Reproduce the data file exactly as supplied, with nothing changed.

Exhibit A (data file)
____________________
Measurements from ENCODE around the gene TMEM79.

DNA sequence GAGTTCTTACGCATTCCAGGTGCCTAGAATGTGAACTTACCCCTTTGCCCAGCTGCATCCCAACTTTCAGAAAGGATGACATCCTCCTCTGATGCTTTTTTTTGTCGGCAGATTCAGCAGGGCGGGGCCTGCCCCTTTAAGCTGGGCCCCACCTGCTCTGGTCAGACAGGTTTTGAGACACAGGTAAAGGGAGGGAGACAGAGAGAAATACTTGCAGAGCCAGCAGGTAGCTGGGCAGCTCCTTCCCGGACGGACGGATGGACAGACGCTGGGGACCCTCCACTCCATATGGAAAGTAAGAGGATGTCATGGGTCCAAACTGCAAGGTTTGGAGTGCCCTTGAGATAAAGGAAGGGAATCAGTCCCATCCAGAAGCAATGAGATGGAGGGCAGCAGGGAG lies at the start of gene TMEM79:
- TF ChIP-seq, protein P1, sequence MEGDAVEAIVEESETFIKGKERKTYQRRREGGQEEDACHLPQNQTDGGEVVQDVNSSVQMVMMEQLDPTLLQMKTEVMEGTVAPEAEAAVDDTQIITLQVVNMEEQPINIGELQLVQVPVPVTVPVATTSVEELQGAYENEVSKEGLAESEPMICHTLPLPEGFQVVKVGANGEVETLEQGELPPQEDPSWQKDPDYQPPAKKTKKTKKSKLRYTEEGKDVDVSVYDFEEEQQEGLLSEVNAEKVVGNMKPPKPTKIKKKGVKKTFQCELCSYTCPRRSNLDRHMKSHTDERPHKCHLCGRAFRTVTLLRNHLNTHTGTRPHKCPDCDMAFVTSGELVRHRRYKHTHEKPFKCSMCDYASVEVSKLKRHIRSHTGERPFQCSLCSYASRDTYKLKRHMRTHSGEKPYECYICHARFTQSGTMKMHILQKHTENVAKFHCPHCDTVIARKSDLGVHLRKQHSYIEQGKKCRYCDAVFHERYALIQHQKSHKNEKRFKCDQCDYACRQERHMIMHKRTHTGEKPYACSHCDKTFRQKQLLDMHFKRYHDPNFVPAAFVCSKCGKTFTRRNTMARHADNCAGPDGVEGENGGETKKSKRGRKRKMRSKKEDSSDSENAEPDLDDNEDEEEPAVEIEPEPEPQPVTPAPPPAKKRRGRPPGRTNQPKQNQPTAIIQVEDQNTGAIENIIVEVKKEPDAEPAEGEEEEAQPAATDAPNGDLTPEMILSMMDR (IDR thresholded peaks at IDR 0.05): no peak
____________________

Measurements from ENCODE around the gene TMEM79.

DNA sequence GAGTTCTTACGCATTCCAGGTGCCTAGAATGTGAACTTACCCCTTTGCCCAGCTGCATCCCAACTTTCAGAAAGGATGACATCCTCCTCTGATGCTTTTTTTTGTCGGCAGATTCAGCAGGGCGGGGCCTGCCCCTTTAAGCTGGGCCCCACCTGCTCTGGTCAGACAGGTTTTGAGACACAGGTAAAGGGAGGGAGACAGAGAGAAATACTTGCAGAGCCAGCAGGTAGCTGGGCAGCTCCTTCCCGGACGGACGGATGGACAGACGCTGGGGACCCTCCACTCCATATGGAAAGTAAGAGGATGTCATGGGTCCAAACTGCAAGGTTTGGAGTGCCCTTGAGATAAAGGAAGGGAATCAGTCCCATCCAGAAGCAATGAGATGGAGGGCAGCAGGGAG lies at the start of gene TMEM79:
- TF ChIP-seq, protein P1, sequence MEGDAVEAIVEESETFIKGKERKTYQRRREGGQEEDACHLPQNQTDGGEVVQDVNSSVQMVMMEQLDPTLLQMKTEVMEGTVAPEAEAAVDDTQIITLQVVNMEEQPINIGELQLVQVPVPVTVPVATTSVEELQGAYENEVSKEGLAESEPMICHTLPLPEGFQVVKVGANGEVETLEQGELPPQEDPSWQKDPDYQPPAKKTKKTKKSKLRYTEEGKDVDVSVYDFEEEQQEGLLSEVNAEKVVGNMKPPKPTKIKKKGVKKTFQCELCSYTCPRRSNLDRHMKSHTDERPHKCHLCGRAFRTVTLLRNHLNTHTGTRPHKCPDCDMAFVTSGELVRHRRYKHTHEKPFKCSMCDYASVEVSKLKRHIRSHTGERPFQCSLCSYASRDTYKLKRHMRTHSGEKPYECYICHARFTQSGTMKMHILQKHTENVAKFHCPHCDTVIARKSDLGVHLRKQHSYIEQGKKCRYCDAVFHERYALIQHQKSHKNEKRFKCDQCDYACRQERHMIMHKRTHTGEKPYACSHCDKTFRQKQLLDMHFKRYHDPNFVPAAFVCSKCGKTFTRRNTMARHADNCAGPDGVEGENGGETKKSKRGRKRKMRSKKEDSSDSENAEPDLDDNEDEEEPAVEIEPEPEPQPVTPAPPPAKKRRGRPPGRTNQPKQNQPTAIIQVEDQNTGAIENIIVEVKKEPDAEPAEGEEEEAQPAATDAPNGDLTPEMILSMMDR (IDR thresholded peaks at IDR 0.05): no peak